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Businesses unprepared for eurozone split reveals FT/Economist Global Business Barometer

LONDON: The Financial Times and The Economist today publish the results of the Global Business Barometer, which show that three quarters of business executives admitted their companies have no contingency plans for the break-up of the eurozone despite a similar majority recognising this could have a “somewhat” or “very” significant effect on their business.  Nonetheless, businesses in the Asia Pacific are more likely to have made preparations than Eastern European companies despite their greater exposure to the event.

The FT/Economist Global Business Barometer was launched a year ago with the aim of gauging business sentiment felt by business leaders, with the ability to hone global results down to region and sector.  Over 1,600 senior executives participated in the barometer survey.

At the time of the survey between April 13th and May 8th 2012, business executives revealed that they think the global economy will worsen rather than improve in the next six months.  However, the number of pessimists is at the lowest level since the second quarter of last year.

Martin Dickson, deputy editor of the Financial Times, said: “The Global Business Barometer is a valuable tool for charting business outlook.  Amid continued uncertainty over the future of the eurozone and unease in the global economy, the barometer reflects global negative sentiment at a time when business confidence is sorely needed.”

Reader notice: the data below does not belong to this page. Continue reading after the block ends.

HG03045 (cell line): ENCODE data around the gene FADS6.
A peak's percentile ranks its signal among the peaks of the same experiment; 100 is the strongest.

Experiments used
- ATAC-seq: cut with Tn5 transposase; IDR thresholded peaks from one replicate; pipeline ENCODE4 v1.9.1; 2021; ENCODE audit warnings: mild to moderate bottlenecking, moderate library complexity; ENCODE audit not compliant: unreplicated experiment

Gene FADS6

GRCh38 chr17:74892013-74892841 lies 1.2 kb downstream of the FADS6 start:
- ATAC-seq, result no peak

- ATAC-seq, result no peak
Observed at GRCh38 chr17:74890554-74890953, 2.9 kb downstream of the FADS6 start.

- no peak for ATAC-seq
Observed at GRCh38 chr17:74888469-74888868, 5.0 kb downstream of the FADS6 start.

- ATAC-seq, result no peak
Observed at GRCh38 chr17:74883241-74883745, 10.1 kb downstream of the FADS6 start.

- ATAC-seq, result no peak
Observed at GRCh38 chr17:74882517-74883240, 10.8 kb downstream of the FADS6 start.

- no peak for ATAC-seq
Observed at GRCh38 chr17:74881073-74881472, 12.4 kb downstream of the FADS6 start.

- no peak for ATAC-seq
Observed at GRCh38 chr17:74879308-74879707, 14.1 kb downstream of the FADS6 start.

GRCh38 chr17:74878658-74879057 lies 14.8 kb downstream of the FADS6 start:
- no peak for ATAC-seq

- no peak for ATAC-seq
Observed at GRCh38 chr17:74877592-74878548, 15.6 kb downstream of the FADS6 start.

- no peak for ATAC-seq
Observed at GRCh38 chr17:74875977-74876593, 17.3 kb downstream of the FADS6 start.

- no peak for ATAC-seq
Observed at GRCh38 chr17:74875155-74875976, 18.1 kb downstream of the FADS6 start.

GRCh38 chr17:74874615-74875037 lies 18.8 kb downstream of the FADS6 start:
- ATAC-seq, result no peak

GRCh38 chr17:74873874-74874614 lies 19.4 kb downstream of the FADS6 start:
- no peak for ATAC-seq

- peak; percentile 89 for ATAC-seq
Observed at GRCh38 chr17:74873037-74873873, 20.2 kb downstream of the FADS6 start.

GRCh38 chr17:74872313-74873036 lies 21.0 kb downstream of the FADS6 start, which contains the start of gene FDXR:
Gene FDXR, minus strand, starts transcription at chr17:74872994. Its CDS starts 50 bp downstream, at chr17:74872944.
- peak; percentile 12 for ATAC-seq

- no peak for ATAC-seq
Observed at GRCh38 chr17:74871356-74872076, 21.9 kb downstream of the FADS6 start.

For further analysis of the Global Business Barometer results and interactive graphic, go to www.ft.com/barometer.

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For further information please contact:

Sin Yee Hon
Communications Assistant, EMEA
T: +44 (0)20 7873 3811
E: sinyee.hon@ft.com

About the Financial Times:

The Financial Times, one of the world’s leading business news organisations, is recognised internationally for its authority, integrity and accuracy. Providing essential news, comment, data and analysis for the global business community, the FT has a combined paid print and digital circulation of over 600,000  (Deloitte assured, 2 January 2012 – 1 April 2012) and a combined print and online average daily readership of 2.2 million people worldwide (PwC assured, November 2011). FT.com has more than 4.5 million registered users and 285,475 paying digital subscribers. The newspaper, printed at 21 print sites across the globe, has a global print circulation of 305,685 (ABC, April 2012).

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